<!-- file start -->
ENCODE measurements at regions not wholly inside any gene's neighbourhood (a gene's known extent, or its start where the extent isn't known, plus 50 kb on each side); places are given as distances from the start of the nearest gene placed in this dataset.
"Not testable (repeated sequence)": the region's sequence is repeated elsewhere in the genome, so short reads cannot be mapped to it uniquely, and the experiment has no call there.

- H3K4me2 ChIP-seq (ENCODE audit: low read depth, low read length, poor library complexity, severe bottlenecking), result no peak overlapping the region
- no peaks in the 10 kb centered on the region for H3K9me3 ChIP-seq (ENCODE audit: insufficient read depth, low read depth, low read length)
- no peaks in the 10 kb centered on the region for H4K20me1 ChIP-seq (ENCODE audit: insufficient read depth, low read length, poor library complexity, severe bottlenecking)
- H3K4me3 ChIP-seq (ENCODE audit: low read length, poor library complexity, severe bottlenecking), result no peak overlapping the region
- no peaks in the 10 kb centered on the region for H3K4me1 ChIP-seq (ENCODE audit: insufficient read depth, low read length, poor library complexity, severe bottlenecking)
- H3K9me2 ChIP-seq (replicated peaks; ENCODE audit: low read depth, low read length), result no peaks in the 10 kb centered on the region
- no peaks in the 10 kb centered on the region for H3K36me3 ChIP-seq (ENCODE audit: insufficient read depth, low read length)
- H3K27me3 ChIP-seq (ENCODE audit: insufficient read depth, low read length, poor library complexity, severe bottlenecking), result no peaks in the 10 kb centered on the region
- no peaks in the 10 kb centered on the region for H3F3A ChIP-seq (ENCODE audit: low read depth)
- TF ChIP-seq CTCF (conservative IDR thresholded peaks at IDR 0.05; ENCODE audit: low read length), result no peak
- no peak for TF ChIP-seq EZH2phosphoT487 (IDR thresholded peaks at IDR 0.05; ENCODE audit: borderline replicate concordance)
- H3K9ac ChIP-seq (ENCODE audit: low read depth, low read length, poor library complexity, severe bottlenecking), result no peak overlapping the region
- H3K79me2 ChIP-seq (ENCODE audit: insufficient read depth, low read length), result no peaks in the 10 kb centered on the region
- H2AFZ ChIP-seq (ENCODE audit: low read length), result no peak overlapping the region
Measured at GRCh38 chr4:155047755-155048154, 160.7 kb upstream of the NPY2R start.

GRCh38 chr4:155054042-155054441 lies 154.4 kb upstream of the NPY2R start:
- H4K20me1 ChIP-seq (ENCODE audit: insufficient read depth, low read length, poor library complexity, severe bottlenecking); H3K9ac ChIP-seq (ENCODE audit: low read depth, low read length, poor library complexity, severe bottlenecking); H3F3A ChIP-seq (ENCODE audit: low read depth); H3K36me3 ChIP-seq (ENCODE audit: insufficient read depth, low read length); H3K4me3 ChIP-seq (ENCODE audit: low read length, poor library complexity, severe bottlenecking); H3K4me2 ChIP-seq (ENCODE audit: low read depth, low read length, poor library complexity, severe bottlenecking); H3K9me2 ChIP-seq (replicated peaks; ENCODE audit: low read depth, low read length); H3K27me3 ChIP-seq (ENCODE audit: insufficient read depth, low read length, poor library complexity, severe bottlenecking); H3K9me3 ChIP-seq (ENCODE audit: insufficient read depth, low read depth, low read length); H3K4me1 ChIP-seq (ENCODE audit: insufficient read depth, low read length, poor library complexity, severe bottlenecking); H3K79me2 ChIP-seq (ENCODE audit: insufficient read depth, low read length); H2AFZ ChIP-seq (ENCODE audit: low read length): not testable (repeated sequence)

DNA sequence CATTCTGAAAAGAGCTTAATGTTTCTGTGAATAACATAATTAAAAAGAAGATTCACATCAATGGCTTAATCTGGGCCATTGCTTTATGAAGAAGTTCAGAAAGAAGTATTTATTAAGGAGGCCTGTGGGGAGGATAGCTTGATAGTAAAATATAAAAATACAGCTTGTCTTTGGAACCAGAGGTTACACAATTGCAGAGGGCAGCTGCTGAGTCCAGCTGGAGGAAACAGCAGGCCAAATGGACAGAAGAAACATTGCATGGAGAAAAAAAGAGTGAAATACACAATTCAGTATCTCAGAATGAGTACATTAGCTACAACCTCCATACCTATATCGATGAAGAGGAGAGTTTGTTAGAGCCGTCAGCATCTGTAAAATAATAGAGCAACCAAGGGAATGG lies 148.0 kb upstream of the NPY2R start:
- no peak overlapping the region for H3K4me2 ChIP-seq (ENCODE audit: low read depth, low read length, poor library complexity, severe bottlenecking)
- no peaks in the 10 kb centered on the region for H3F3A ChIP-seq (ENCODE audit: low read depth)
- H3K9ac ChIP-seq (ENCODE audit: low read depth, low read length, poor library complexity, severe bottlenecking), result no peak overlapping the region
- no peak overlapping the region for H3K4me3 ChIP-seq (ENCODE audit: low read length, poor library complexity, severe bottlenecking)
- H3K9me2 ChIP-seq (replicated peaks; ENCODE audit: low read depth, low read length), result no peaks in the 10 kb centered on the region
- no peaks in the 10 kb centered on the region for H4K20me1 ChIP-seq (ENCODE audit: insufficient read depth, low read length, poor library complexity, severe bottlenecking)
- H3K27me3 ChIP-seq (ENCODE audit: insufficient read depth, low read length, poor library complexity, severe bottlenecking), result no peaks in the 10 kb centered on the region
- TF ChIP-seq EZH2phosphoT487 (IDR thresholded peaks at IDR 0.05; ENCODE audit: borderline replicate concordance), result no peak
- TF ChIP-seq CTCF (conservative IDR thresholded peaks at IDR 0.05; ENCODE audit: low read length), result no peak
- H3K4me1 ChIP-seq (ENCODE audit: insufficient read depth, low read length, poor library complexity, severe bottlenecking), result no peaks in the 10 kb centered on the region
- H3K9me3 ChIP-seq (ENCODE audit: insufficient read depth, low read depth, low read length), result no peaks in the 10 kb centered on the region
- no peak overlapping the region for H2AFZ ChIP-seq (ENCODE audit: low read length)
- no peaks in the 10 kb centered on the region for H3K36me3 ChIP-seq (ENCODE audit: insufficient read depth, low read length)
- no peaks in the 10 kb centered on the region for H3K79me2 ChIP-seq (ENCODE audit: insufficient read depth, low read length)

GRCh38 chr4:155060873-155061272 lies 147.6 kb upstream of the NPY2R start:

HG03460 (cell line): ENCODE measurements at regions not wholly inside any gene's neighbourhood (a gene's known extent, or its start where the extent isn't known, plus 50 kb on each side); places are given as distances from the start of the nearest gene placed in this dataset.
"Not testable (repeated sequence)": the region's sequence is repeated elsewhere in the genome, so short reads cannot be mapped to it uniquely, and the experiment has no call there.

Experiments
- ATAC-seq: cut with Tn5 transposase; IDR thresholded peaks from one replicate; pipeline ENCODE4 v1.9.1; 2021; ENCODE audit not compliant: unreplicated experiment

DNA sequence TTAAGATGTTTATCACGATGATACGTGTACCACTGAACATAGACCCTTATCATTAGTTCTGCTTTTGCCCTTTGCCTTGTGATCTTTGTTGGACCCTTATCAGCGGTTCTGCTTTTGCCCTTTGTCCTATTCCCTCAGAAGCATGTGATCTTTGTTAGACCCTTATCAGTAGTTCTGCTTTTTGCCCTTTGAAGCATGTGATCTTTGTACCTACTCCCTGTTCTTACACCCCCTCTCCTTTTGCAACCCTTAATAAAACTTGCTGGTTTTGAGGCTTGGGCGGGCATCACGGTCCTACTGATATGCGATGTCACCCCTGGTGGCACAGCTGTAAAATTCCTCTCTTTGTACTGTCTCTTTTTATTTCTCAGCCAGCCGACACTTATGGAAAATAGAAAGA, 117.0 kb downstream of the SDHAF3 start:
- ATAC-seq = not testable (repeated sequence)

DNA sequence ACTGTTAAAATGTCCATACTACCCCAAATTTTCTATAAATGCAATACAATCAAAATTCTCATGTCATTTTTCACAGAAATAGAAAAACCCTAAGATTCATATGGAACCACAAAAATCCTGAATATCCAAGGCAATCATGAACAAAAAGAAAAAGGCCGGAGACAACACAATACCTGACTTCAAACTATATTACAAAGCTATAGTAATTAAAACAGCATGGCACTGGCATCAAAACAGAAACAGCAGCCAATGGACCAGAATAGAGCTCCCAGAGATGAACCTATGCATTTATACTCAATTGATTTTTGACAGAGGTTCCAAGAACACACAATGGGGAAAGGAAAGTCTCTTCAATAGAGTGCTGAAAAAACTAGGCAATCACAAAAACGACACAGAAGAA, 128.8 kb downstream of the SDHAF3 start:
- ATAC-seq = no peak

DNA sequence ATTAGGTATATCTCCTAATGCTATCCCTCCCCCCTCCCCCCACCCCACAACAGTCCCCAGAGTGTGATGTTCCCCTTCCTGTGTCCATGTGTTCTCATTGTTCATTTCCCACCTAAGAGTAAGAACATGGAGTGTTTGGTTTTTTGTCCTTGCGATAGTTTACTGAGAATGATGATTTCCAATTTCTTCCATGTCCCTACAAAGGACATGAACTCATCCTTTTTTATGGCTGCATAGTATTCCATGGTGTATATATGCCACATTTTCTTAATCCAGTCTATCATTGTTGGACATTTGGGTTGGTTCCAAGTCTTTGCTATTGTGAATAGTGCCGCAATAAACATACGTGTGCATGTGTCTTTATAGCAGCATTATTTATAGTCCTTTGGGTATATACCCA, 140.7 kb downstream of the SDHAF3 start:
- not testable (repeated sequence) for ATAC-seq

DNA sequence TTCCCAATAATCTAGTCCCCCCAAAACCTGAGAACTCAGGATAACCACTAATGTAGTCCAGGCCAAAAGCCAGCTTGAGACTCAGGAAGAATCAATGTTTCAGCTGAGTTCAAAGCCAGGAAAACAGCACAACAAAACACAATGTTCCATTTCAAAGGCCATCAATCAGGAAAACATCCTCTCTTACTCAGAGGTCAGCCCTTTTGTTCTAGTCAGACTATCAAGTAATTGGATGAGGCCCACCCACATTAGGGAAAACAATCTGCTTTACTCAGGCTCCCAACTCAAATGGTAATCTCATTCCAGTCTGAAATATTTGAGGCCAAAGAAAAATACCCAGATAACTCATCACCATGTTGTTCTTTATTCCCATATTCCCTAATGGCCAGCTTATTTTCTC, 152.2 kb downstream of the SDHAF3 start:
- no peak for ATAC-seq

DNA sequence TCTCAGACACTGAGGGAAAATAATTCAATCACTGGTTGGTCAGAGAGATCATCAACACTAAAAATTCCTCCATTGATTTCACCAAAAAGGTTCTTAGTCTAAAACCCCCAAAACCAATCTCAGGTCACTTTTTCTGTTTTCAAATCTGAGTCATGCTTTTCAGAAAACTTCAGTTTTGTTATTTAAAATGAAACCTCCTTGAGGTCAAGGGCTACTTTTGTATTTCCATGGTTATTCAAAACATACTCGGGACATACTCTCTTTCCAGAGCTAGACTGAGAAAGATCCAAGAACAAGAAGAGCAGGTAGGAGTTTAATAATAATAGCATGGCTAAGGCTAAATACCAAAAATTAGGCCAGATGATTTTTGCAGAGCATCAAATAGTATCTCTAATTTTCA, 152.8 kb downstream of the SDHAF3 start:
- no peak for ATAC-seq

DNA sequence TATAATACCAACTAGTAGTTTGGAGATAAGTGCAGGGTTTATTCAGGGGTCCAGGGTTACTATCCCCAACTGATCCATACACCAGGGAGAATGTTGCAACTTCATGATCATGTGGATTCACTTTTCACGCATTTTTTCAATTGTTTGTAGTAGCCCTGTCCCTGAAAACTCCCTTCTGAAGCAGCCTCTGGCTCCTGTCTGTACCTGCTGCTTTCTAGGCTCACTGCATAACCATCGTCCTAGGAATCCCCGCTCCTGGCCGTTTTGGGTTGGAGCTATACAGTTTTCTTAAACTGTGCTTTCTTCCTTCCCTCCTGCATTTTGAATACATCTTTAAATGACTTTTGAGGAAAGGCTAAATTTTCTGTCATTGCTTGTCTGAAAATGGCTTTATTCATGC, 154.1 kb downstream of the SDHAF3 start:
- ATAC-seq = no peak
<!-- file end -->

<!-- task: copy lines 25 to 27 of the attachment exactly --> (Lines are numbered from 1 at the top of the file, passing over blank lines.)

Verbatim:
- H3K9me2 ChIP-seq (replicated peaks; ENCODE audit: low read depth, low read length), result no peaks in the 10 kb centered on the region
- no peaks in the 10 kb centered on the region for H4K20me1 ChIP-seq (ENCODE audit: insufficient read depth, low read length, poor library complexity, severe bottlenecking)
- H3K27me3 ChIP-seq (ENCODE audit: insufficient read depth, low read length, poor library complexity, severe bottlenecking), result no peaks in the 10 kb centered on the region